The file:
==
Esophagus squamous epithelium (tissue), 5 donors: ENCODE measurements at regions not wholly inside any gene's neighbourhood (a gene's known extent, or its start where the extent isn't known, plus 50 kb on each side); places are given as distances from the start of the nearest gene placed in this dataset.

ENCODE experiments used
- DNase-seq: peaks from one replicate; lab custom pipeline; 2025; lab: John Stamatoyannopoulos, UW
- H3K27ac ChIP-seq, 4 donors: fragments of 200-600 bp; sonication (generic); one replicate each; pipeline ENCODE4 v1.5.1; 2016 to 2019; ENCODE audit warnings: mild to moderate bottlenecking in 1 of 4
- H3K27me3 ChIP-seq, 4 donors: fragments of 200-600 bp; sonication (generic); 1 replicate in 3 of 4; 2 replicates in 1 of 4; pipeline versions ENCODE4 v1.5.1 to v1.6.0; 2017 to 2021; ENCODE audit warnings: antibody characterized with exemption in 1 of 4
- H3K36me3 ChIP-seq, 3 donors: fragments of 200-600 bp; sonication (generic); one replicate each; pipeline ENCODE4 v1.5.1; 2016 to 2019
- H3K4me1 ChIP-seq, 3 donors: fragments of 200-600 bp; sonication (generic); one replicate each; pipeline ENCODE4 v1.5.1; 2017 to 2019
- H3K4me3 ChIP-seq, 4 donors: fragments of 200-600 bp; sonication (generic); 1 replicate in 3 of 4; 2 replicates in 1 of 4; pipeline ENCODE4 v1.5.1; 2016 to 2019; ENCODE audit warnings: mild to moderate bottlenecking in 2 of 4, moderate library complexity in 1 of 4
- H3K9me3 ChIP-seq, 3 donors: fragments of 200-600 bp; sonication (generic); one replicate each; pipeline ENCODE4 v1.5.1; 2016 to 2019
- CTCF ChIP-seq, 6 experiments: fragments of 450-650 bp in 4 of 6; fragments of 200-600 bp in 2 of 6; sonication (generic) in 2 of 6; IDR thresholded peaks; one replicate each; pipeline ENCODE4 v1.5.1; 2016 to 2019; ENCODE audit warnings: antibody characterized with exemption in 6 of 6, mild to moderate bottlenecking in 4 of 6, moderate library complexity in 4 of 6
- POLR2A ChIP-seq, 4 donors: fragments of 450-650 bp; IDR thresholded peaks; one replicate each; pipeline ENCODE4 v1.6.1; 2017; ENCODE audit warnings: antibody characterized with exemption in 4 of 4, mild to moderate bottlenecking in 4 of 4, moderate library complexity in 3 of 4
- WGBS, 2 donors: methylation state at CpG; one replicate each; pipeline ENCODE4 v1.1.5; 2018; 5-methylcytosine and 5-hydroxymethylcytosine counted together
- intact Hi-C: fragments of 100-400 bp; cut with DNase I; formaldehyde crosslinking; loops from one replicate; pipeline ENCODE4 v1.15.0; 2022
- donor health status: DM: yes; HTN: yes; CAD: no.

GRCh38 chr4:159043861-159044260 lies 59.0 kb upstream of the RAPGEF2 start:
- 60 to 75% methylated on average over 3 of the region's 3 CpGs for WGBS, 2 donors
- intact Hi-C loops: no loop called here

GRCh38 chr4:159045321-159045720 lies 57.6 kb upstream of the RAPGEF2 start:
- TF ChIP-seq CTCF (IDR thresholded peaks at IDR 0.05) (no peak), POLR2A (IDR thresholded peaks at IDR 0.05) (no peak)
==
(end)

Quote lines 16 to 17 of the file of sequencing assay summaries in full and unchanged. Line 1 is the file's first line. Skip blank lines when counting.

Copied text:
- 60 to 75% methylated on average over 3 of the region's 3 CpGs for WGBS, 2 donors
- intact Hi-C loops: no loop called here